The Problem of New Evidence: P-Hacking and Pre-Analysis Plans

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Zoe Hitzig
https://orcid.org/0000-0002-1589-2318
Jacob Stegenga
https://orcid.org/0000-0002-7016-3708

Abstract

We provide a novel articulation of the epistemic peril of p-hacking using three resources from philosophy: predictivism, Bayesian confirmation theory, and model selection theory. We defend a nuanced position on p-hacking: p-hacking is sometimes, but not always, epistemically pernicious. Our argument requires a novel understanding of Bayesianism, since a standard criticism of Bayesian confirmation theory is that it cannot represent the influence of biased methods. We then turn to pre-analysis plans, a methodological device used to mitigate p-hacking. Some say that pre-analysis plans are epistemically meritorious while others deny this, and in practice pre-analysis plans are often violated. We resolve this debate with a modest defence of pre-analysis plans. Further, we argue that pre-analysis plans can be epistemically relevant even if the plan is not strictly followed—and suggest that allowing for flexible pre-analysis plans may be the best available policy option.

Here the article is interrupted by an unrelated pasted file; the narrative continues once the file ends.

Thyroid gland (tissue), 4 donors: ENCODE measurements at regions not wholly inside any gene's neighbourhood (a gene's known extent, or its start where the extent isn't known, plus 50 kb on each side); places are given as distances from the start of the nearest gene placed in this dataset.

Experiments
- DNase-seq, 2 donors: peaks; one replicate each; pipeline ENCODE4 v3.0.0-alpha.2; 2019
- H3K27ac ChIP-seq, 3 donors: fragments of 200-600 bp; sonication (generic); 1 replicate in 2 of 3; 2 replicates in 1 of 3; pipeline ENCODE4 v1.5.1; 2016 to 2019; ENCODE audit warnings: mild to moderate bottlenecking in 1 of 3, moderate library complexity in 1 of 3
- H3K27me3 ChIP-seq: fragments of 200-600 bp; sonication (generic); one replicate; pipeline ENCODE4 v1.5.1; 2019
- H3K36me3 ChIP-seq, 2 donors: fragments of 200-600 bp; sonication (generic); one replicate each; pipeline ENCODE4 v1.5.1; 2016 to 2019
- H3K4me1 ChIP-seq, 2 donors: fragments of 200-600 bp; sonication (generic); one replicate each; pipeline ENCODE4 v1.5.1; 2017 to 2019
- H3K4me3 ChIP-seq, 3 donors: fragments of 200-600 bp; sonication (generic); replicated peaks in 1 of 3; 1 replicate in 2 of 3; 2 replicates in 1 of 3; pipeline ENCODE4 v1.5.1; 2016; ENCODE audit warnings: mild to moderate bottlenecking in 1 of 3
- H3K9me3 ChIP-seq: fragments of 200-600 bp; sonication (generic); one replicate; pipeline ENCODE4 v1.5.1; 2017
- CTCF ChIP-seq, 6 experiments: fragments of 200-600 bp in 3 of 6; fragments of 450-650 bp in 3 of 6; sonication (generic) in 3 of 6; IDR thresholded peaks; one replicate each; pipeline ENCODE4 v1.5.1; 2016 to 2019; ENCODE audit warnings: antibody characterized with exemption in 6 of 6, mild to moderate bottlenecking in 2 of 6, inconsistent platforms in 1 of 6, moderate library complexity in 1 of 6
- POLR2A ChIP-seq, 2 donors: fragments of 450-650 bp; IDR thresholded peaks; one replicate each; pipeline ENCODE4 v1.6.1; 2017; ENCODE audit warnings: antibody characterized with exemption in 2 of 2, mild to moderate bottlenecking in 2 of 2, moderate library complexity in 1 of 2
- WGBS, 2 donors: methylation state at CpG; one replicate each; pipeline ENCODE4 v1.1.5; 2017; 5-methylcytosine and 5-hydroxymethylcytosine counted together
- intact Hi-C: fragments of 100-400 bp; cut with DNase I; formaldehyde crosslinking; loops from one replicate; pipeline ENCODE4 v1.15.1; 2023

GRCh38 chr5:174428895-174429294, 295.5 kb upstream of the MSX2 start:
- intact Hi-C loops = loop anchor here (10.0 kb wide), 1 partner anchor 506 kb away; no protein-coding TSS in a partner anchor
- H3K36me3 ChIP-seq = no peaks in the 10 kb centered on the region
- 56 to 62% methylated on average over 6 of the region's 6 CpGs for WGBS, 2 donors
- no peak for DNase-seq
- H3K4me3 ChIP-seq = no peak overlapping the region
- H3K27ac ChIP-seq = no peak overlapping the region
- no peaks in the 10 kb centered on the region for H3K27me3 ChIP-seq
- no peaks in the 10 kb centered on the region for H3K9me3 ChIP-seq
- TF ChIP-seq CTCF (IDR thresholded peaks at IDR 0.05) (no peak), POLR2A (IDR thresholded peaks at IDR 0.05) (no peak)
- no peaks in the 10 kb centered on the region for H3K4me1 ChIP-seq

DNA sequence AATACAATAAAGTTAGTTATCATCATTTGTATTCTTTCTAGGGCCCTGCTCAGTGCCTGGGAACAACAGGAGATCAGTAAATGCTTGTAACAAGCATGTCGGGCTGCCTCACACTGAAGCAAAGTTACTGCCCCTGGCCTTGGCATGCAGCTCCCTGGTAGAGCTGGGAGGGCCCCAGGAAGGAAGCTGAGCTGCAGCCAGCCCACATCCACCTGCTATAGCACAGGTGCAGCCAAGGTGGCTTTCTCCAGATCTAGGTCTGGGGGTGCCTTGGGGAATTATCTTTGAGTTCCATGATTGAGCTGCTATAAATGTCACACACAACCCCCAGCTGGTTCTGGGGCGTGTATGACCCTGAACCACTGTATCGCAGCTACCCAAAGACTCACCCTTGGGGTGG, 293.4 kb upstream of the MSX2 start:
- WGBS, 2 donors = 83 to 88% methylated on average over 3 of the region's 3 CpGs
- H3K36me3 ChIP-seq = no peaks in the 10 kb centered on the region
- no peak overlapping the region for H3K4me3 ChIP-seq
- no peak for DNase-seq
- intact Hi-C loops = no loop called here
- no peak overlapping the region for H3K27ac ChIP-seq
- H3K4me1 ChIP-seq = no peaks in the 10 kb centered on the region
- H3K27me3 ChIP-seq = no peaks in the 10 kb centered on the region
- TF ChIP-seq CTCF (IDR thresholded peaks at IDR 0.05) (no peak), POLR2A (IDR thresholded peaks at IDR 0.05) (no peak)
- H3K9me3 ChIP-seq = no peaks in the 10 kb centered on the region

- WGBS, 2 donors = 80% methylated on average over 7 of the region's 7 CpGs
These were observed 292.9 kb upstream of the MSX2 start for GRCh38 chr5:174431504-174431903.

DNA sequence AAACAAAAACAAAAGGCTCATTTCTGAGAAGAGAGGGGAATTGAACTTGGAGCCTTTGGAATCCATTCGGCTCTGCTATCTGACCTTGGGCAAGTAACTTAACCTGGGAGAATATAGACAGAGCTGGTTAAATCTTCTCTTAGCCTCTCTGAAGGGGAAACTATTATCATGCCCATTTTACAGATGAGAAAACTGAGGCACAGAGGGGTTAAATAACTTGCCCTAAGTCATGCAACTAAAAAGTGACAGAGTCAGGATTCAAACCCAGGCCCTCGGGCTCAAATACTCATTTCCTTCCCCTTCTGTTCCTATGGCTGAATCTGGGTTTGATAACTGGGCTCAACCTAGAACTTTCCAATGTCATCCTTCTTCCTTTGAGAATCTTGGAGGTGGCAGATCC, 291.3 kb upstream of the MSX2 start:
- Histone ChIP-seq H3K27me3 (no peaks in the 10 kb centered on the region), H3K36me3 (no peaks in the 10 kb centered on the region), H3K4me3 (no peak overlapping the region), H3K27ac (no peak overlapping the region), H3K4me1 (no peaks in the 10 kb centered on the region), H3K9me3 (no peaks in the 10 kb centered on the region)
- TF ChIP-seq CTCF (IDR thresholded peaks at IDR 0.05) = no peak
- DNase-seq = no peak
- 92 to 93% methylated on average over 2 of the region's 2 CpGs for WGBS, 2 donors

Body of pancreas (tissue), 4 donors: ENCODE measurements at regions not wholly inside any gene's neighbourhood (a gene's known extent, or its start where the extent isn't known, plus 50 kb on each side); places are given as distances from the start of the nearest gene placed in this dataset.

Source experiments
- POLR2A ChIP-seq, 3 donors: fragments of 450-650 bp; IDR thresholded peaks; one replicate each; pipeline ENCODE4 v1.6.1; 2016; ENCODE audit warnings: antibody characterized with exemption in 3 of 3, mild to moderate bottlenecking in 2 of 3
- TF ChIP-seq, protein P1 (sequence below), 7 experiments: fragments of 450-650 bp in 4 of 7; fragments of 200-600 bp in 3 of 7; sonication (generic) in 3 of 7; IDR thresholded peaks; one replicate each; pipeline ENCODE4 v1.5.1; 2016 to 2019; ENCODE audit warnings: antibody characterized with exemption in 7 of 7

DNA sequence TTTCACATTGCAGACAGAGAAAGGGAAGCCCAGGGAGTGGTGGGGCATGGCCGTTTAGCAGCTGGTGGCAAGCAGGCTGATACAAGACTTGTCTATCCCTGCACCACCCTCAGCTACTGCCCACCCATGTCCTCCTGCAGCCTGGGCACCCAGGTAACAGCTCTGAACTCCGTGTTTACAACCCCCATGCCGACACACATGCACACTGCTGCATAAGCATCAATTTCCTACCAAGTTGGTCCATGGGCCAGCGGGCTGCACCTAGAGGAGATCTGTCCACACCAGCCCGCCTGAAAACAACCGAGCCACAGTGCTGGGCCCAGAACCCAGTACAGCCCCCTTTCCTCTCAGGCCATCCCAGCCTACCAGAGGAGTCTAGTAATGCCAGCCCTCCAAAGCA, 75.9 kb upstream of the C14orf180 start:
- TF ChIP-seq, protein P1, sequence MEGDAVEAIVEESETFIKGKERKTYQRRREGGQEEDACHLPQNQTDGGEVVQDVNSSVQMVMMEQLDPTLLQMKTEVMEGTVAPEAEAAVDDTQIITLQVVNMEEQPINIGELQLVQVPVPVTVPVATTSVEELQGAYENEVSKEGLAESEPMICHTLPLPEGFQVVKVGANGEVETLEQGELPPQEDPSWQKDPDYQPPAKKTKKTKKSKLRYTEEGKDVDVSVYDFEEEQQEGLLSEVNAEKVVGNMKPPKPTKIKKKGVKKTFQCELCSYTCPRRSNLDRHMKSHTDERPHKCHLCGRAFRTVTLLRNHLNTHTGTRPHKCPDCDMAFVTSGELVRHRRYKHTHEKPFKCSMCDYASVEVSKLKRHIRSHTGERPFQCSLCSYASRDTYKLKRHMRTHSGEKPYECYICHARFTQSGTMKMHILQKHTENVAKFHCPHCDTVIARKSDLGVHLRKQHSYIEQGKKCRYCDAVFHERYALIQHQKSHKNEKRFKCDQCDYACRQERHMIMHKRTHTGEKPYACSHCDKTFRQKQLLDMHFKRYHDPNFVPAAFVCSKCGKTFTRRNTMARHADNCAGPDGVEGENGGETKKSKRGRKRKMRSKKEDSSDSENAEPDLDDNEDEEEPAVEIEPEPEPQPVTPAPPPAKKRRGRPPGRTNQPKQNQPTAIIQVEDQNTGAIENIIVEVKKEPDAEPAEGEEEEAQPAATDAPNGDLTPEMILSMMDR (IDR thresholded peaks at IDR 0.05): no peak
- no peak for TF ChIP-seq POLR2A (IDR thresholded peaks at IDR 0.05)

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How to Cite
Hitzig, Zoe, and Jacob Stegenga. 2020. “The Problem of New Evidence: P-Hacking and Pre-Analysis Plans”. Diametros 17 (66), 10-33. https://doi.org/10.33392/diam.1587.
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